Gorilla, by Marie Firmin Bocourt, from Archives du Muséum d’Histoire Naturelle, 1858-61, vol. 10.

55. Geoffroy Saint-Hilaire, Isidore.
“Description des mammifères nouveaux ....  Quatrième Mémoire, Famille des singes, second supplément.”  In:  Archives du Muséum d’Histoire Naturelle, 1858-61, vol. 10.

The chimpanzee and orangutan were fairly well understood in the 1850s; Richard Owen had written a long paper on the anatomy of these two great apes in 1835, and there were specimens of both in the London Zoo.  But the gorilla was a newcomer.  Although legends about it go back to the seventeenth century, the gorilla was discovered and scientifically described only in 1847.  The French naturalist Isidore Geoffroy Saint-Hilaire wrote the first in-depth treatise on the gorilla in 1858; the wonderful lithograph, the first of its kind, was drawn by Marie Firmin Boucourt, who also executed a startling face-front portrait of a chimpanzee (see introduction to this section).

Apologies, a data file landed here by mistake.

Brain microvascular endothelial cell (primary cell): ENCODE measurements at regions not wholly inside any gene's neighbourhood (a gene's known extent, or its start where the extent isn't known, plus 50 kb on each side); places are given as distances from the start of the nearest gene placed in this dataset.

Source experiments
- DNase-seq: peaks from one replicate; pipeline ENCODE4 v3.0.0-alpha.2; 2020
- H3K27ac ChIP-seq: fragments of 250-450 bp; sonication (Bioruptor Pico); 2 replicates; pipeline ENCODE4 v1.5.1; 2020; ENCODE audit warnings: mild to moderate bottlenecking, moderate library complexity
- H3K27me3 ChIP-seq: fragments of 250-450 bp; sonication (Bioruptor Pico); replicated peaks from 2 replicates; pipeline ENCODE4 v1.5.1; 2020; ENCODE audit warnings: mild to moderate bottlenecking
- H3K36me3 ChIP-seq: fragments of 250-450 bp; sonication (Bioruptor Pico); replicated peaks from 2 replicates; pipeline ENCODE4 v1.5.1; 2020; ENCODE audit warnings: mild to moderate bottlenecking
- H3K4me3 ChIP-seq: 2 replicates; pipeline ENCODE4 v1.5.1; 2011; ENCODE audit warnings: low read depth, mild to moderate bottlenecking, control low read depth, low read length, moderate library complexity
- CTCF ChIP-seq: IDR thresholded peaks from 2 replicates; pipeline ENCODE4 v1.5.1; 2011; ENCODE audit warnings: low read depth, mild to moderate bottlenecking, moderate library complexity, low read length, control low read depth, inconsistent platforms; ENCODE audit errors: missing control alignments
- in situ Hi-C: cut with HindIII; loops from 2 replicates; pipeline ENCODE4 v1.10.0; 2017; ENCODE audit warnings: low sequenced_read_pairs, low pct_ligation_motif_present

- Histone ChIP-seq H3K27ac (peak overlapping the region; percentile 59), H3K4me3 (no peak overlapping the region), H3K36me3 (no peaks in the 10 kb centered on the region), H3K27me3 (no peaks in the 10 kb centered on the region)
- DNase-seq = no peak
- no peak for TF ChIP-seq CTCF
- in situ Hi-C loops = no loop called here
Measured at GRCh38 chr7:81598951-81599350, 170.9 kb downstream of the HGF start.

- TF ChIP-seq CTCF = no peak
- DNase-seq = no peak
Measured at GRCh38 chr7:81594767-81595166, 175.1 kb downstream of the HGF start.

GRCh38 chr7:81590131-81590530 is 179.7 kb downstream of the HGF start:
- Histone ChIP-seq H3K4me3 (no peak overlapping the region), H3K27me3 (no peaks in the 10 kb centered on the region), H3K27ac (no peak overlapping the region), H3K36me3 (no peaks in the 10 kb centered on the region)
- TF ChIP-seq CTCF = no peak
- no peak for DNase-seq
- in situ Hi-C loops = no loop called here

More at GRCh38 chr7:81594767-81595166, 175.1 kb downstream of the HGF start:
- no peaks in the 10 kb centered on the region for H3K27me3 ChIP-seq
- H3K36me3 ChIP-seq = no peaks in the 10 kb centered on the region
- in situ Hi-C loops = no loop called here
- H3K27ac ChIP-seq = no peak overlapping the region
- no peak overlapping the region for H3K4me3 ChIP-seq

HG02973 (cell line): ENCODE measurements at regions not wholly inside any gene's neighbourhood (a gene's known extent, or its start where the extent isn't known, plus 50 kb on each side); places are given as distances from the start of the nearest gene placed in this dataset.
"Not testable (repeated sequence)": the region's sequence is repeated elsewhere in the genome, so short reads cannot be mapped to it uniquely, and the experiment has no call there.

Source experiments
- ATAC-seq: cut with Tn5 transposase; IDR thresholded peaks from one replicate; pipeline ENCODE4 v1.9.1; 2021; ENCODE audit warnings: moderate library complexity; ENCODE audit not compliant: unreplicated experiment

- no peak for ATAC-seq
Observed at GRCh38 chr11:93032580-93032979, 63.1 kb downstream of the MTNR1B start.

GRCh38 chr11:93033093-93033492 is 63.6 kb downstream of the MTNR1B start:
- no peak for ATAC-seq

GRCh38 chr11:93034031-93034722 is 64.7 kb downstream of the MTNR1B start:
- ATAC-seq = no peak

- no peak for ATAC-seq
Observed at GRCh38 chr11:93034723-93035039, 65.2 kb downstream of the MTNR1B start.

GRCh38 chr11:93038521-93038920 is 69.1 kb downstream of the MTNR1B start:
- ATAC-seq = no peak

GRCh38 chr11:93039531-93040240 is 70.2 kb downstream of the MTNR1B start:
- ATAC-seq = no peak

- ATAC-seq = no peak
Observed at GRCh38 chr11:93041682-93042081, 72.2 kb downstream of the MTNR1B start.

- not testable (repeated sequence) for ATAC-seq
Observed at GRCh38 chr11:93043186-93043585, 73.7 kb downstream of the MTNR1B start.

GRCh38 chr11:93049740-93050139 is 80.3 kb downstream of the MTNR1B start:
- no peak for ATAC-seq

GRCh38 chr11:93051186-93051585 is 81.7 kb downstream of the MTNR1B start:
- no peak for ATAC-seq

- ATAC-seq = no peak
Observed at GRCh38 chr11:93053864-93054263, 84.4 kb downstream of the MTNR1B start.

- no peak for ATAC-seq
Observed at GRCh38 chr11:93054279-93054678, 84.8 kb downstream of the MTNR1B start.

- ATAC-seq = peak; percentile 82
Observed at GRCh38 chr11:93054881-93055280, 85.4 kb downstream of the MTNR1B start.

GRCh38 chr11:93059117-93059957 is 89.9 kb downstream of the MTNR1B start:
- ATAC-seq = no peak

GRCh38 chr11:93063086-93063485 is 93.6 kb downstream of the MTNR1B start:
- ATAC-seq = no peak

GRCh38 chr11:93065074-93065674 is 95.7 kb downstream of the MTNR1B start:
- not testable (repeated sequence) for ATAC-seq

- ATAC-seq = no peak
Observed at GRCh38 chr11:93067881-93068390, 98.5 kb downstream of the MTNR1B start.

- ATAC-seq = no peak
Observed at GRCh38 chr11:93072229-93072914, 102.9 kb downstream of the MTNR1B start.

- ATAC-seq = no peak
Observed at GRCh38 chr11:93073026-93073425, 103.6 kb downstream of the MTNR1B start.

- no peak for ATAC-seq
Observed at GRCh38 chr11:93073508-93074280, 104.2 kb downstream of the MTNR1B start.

We include this article for two reasons.  First, the images are too wonderful to omit from an exhibition on the grandeur of life.  Second, it is important to make the point that the discovery of the gorilla lies well off the path to Darwin’s Origin of Species.  Darwin was concerned with barnacles, and pigeons, and seed transport by birds, and he left discussion of the apes to others, such as Owen and Thomas H. Huxley.  Only much later, when he was preparing his Descent of Man (1871, would Darwin take up the problem of ape and human affinities.  In the Origin of Species, he would say nary a word.

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